The Satire And Humor In Chaucer

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The Satire And Humor In Chaucer’S Canterbury Tales Essay, Research Paper The Satire and Humor In Chaucer’s Canterbury Tales Until Geoffrey Chaucer wrote the Canterbury Tales, he was primarily know for being the writer of love poems, such as The Parliament of Fowls, narratives of doomed passion, and stories of women wronged by their lovers. These works are nothing short of being breath taking, but they do not posses the raw power that the Canterbury Tales do. This unfinished poem, which is about 17,000 lines, is one of the most brilliant works in all of literature. The poem introduces a group of pilgrims journeying from London to the shrine of St. Thomas a Becket at Canterbury. Together, the pilgrims represent a large section of 14th-century English life. To help pass the

time of the journey, the pilgrims decide to tell stories. These tales include a wide variety of medieval genres, from humorous fables to religious lectures. They vividly describe medieval attitudes and customs in such areas as love, marriage, and religion. Chaucer was a master storyteller, and his wit his shown throughout his work by the use of humor and satire, and it is most present in The Prologue to the Canterbury Tales, The Pardoner’s Tale, and The Wife of Bath’s Tale. Many people that the most popular par to of the Canterbury Tales it The Prologue to the Canterbury Tales, which has long been admired for the lively, individualized portraits it offers. More recent criticism has reacted against this approach, claiming that the portraits are indicative of social humor and

satire, “estates satire,” and insisting that they should not be read as individualized character portraits like those in a novel (Gittes 15). It is the Prologue to the Canterbury Tales that serves to establish firmly the framework for the entire story- collection: 2 the pilgrimage that turns into a tale-telling competition. Since The Prologue begins the story, it is only fit that it contains the most humor and satire. The Prologue begins with the Knight. In Chaucer’s description of the Knight, he describes him as being the perfect being. He’s tall, handsome, brave, and he has won many battles. He has traveled to many places because Chaucer tells us that he has fought in Prussia, Lithuania, Russia, Spain, North Africa, and Turkey (Chaucer 3). However, even though Chaucer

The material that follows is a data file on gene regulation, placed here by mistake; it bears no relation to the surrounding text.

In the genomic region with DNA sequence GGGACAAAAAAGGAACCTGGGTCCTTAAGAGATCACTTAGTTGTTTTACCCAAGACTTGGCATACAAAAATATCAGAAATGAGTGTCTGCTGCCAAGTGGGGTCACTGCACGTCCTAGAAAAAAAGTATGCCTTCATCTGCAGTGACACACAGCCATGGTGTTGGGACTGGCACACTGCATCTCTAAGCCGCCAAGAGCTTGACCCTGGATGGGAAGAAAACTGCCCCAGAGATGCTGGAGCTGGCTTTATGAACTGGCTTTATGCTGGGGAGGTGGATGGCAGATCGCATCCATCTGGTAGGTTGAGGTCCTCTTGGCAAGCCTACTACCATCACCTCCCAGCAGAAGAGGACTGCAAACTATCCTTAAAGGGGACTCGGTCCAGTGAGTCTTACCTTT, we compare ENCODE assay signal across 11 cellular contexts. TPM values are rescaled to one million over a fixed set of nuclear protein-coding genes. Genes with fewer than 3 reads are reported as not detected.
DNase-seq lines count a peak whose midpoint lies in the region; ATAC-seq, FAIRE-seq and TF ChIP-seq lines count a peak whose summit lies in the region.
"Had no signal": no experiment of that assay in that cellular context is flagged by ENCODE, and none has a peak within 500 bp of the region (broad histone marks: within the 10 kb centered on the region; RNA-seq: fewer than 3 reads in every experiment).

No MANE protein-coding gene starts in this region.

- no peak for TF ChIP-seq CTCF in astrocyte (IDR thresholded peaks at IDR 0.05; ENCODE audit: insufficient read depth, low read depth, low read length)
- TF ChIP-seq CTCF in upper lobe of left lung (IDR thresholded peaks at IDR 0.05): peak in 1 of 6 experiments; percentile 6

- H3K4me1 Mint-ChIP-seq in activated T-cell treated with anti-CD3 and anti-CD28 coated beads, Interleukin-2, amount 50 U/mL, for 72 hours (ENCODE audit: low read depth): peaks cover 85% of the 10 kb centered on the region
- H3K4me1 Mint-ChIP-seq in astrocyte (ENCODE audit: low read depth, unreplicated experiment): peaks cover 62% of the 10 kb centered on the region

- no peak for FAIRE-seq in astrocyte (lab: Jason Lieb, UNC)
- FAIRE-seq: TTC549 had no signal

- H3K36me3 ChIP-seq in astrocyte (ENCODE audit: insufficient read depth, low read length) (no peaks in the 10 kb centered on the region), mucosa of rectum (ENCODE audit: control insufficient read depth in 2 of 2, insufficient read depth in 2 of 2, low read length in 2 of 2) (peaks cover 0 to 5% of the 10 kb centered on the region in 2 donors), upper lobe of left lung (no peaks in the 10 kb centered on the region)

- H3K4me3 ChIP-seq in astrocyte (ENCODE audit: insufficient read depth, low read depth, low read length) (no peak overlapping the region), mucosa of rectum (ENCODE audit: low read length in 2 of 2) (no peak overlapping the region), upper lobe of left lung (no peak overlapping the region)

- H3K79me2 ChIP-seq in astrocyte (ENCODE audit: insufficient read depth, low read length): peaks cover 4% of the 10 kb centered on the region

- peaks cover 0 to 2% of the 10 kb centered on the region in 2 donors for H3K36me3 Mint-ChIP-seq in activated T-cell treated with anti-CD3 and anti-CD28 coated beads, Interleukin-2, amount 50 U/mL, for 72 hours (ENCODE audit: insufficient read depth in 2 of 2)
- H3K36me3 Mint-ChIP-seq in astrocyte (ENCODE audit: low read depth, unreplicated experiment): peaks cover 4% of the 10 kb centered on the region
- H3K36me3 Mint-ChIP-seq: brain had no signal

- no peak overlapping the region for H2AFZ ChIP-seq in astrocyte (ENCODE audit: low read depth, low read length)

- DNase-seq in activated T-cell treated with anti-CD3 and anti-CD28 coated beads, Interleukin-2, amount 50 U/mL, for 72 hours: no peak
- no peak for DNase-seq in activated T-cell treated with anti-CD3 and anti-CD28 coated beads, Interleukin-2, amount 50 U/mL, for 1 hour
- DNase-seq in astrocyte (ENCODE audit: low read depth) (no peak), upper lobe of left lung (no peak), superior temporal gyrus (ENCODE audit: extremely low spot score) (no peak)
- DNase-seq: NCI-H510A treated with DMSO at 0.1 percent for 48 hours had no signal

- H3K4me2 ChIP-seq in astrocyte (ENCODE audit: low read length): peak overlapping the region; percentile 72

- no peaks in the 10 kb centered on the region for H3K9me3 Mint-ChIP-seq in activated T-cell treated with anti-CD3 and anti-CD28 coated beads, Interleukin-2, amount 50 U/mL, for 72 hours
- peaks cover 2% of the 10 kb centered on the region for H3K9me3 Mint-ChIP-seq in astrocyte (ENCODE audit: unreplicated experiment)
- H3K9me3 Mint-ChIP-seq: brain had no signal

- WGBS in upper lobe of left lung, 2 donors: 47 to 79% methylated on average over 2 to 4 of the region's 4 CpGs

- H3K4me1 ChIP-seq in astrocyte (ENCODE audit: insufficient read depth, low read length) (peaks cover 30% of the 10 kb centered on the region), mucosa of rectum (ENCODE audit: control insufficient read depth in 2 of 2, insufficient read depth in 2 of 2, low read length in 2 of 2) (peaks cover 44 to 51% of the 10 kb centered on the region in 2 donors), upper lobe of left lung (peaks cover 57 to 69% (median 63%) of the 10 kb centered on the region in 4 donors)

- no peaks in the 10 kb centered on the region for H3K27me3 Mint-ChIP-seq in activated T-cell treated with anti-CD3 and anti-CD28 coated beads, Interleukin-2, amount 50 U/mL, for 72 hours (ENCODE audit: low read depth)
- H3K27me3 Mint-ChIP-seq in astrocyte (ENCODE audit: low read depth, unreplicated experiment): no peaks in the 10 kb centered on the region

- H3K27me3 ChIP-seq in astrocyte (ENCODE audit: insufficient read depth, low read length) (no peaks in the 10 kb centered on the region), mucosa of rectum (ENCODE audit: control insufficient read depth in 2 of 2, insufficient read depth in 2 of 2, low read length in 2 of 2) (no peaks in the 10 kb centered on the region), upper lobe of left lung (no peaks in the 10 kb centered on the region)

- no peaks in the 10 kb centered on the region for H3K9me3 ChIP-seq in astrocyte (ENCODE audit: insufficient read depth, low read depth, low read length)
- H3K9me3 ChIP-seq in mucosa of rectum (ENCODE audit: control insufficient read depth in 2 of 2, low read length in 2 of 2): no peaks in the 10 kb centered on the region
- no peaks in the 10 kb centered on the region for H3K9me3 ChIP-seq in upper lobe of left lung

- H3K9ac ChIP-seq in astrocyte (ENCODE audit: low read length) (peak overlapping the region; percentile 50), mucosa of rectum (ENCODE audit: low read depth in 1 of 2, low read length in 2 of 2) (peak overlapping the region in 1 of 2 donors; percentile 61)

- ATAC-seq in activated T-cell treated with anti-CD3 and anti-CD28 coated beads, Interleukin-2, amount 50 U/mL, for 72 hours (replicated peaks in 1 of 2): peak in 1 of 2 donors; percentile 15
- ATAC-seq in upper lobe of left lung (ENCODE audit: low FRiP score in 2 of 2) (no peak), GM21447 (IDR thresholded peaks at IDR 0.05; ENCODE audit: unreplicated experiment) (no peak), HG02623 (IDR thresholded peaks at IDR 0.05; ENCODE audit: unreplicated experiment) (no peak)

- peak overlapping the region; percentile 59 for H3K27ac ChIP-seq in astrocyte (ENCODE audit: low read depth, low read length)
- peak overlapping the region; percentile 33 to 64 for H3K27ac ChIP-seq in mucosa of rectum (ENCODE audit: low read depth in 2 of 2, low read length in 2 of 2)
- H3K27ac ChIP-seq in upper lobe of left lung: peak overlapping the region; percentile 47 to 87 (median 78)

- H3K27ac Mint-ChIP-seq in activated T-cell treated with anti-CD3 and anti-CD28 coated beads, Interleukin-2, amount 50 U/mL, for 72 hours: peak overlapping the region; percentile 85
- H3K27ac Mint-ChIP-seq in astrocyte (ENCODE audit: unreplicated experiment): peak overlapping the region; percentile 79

describes the Knight as being the perfect being, he begins to poke fun at him. He insists that the Knight was “a very gentle knight.” This is very strange because Chaucer thinks the Knight to be the ideal warrior, yet he believes him to be gentle (Brown 6). This is a very humorous contrast, and it adds a little mystery to the Knight’s description. The next character in the story is the Squire. The Squire is the son of the Knight, and he is described as being very young and handsome. Many people read the Squire’s description and think him to be a “to die for” young man. However, when you analyze the text closely, Chaucer adds some feminine and childlike traits to the Squire’s description. It is said that the Squire has long curly hair, is full of flowers, and he

wears a very short gown. He likes to sit around and just stare at the sky, and he also likes to sit and play the flute (Chaucer 4). I believe that Chaucer is trying to portray the Squire as being very confused, and even though he may have a lot to offer the world, he still has to find the time to grow up. The next bunch of characters that are analyzed in The Prologue are the members of the Church. These characters include the Nun, Monk, Friar, and the Pardoner. One aspect of medieval life that I came to realize even before I read parts of the Canterbury Tales was the 3 importance of religion. History books have placed the church high on the priority list of every single member of medieval times. Chaucer, on the other hand, takes an entirely different approach when describing the